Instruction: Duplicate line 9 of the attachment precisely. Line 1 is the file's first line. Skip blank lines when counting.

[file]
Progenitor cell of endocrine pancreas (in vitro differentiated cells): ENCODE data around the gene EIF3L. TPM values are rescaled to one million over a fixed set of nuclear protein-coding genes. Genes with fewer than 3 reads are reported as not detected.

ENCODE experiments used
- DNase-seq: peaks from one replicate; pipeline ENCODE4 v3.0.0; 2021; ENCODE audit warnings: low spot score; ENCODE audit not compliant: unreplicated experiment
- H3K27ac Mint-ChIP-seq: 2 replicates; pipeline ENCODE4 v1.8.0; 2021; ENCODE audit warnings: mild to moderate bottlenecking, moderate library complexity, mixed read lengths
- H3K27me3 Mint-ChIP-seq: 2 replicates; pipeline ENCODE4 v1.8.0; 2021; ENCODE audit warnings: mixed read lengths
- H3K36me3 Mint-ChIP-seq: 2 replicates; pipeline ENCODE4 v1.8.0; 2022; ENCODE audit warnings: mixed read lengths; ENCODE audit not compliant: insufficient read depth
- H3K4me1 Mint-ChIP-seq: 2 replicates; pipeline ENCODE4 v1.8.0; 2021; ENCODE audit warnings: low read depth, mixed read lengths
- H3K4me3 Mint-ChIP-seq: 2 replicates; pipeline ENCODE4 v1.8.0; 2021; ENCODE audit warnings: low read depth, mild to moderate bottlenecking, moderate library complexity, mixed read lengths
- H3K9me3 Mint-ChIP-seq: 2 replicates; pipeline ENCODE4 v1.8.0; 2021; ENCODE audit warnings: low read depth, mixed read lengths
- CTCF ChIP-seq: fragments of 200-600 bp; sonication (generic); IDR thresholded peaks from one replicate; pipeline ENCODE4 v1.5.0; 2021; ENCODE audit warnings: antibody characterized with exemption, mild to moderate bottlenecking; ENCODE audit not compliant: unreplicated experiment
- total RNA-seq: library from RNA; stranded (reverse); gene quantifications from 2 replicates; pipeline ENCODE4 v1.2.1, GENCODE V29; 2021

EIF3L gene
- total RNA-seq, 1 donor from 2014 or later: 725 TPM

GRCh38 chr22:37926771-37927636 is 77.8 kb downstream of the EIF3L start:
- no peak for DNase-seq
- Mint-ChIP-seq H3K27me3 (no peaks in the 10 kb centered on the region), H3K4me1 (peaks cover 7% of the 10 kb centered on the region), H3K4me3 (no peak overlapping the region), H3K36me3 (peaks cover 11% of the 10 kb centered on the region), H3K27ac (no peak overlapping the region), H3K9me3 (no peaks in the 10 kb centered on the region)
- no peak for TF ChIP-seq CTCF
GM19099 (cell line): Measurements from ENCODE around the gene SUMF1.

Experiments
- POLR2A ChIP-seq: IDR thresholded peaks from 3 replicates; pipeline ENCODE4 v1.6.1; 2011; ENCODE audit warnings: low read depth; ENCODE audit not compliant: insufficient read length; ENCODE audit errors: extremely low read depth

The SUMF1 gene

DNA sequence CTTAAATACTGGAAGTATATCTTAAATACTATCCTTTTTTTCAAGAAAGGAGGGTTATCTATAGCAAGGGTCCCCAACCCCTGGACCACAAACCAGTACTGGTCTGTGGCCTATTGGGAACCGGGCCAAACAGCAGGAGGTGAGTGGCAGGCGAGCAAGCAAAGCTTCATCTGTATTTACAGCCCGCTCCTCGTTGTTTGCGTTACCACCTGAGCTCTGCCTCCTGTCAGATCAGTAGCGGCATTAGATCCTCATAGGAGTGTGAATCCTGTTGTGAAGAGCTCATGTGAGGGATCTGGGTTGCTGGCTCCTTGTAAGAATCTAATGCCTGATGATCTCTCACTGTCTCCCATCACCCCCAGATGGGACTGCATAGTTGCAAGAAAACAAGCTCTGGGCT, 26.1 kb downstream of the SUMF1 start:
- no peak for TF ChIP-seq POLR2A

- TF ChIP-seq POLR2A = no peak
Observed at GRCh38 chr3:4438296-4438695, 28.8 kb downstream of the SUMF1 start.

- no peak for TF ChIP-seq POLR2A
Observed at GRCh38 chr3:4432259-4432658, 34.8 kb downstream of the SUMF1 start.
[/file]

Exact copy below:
- H3K9me3 Mint-ChIP-seq: 2 replicates; pipeline ENCODE4 v1.8.0; 2021; ENCODE audit warnings: low read depth, mixed read lengths